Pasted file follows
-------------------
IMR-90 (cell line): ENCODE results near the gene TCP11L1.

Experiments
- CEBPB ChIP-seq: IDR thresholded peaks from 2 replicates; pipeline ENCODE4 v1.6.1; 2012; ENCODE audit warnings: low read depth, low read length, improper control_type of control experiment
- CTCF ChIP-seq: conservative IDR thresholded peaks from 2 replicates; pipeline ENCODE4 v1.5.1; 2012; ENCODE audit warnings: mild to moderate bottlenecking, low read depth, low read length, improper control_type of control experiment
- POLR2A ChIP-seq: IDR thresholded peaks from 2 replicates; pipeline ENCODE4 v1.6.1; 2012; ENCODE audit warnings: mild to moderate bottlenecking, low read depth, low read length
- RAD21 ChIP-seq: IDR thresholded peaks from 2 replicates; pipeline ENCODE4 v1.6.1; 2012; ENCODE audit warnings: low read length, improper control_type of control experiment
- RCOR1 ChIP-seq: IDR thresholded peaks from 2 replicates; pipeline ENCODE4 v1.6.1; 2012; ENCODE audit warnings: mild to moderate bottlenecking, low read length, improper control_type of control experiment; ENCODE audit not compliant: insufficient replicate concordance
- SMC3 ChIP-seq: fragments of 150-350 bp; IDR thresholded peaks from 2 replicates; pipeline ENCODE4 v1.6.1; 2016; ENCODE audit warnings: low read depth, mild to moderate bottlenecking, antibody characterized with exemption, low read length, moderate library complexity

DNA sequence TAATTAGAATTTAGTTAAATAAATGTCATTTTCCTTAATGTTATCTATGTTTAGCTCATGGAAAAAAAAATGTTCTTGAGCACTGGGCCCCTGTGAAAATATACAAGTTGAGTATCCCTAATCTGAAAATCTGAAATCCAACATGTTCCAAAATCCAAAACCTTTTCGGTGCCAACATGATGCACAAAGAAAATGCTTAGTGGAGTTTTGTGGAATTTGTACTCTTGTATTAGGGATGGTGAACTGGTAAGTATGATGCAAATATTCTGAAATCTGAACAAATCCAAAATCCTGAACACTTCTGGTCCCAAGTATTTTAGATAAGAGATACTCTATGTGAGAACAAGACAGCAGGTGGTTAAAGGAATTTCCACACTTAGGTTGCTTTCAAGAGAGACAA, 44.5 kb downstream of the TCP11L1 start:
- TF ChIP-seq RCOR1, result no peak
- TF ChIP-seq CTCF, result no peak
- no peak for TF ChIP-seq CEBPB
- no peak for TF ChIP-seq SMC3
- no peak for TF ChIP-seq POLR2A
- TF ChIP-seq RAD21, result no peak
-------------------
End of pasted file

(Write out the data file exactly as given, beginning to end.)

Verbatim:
IMR-90 (cell line): ENCODE results near the gene TCP11L1.

Experiments
- CEBPB ChIP-seq: IDR thresholded peaks from 2 replicates; pipeline ENCODE4 v1.6.1; 2012; ENCODE audit warnings: low read depth, low read length, improper control_type of control experiment
- CTCF ChIP-seq: conservative IDR thresholded peaks from 2 replicates; pipeline ENCODE4 v1.5.1; 2012; ENCODE audit warnings: mild to moderate bottlenecking, low read depth, low read length, improper control_type of control experiment
- POLR2A ChIP-seq: IDR thresholded peaks from 2 replicates; pipeline ENCODE4 v1.6.1; 2012; ENCODE audit warnings: mild to moderate bottlenecking, low read depth, low read length
- RAD21 ChIP-seq: IDR thresholded peaks from 2 replicates; pipeline ENCODE4 v1.6.1; 2012; ENCODE audit warnings: low read length, improper control_type of control experiment
- RCOR1 ChIP-seq: IDR thresholded peaks from 2 replicates; pipeline ENCODE4 v1.6.1; 2012; ENCODE audit warnings: mild to moderate bottlenecking, low read length, improper control_type of control experiment; ENCODE audit not compliant: insufficient replicate concordance
- SMC3 ChIP-seq: fragments of 150-350 bp; IDR thresholded peaks from 2 replicates; pipeline ENCODE4 v1.6.1; 2016; ENCODE audit warnings: low read depth, mild to moderate bottlenecking, antibody characterized with exemption, low read length, moderate library complexity

DNA sequence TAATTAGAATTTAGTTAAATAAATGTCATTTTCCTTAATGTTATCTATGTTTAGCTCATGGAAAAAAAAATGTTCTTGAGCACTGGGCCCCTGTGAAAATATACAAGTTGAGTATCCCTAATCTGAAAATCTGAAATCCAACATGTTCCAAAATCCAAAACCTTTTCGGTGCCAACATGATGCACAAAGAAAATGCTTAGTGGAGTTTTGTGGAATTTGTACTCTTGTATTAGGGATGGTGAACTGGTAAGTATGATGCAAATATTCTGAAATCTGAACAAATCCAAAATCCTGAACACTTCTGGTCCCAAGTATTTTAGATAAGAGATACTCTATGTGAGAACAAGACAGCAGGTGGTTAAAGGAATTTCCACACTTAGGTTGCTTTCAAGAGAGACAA, 44.5 kb downstream of the TCP11L1 start:
- TF ChIP-seq RCOR1, result no peak
- TF ChIP-seq CTCF, result no peak
- no peak for TF ChIP-seq CEBPB
- no peak for TF ChIP-seq SMC3
- no peak for TF ChIP-seq POLR2A
- TF ChIP-seq RAD21, result no peak